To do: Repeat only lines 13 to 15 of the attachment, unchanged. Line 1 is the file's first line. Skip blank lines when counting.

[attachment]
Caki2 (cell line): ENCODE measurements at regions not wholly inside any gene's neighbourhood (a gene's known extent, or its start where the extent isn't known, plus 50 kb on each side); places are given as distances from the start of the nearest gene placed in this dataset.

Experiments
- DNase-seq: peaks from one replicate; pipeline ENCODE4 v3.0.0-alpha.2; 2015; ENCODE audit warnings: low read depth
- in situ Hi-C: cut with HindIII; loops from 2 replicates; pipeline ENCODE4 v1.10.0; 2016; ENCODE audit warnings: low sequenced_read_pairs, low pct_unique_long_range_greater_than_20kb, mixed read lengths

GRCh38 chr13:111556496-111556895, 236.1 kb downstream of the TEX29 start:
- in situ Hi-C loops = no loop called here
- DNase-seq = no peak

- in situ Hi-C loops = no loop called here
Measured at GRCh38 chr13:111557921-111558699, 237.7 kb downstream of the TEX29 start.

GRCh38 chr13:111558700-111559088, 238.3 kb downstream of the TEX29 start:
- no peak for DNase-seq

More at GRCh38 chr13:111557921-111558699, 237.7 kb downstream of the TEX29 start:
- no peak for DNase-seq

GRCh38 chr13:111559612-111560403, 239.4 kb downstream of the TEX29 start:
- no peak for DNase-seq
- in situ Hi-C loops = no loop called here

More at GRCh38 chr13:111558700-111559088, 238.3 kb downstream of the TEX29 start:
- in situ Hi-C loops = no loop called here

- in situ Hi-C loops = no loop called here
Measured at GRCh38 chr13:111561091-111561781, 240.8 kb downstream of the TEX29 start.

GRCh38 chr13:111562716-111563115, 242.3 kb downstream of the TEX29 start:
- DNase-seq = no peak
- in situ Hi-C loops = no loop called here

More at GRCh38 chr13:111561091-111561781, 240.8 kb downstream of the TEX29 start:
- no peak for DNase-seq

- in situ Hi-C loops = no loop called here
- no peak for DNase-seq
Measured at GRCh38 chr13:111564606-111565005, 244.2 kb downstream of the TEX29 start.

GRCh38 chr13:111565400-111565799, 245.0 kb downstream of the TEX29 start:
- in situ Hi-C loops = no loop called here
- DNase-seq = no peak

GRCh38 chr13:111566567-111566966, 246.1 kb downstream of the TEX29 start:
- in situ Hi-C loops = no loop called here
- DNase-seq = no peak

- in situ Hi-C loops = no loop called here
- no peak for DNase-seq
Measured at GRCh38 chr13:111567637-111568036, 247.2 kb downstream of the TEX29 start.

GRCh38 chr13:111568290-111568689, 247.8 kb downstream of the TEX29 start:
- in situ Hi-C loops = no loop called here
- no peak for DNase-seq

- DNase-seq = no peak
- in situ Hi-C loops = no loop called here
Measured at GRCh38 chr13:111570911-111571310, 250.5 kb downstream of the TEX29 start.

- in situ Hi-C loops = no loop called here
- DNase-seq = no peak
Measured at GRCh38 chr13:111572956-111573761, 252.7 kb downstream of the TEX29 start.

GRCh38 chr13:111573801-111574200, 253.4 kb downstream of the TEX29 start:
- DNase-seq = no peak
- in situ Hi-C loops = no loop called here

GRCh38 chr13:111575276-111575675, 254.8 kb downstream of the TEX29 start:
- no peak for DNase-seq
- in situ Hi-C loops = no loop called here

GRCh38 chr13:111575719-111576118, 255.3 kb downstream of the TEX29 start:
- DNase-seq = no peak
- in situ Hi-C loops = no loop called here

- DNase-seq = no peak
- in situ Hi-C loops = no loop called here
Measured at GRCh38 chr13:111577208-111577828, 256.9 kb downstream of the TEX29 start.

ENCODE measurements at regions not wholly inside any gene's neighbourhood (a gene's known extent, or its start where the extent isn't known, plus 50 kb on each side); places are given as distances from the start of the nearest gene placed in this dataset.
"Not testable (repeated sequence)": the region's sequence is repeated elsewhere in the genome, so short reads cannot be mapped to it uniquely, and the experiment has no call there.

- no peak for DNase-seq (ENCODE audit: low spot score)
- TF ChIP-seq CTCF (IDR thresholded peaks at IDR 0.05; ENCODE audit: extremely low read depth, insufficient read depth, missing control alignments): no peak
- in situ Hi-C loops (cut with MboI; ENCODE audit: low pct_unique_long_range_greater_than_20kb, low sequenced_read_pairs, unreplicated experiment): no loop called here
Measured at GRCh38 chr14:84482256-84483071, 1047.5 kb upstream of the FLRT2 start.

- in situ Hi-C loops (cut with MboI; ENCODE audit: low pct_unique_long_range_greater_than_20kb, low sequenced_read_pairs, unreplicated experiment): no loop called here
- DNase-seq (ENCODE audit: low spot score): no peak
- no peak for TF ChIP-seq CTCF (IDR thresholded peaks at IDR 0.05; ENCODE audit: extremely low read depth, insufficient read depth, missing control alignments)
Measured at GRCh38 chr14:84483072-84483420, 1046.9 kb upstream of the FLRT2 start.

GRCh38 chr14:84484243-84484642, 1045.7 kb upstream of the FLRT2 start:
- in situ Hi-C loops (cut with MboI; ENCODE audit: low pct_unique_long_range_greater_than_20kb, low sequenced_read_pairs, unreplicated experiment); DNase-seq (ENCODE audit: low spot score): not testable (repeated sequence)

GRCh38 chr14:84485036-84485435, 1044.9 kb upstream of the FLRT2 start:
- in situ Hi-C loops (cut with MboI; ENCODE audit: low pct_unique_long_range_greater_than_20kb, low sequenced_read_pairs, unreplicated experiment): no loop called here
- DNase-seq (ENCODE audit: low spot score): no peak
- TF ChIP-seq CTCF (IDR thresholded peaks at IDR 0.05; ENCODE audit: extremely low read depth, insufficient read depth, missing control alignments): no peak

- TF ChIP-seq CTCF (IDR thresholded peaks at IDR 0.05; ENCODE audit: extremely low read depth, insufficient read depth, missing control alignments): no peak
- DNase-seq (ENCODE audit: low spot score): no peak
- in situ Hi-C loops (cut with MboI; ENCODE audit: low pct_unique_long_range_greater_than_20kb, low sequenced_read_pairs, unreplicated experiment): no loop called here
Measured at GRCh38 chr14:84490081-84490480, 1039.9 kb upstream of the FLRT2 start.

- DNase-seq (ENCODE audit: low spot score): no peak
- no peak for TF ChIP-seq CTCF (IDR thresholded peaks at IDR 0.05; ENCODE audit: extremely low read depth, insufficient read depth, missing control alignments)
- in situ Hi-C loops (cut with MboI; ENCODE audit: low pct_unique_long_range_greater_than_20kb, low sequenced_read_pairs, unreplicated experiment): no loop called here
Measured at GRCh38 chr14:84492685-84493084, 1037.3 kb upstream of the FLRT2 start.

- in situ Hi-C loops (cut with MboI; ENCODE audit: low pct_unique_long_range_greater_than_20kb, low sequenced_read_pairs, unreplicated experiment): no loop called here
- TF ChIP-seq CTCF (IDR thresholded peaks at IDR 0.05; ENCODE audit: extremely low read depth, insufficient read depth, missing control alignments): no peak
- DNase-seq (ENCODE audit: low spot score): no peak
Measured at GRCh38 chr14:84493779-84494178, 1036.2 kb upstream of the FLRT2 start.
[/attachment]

- no peak for DNase-seq

GRCh38 chr13:111559612-111560403, 239.4 kb downstream of the TEX29 start:
- no peak for DNase-seq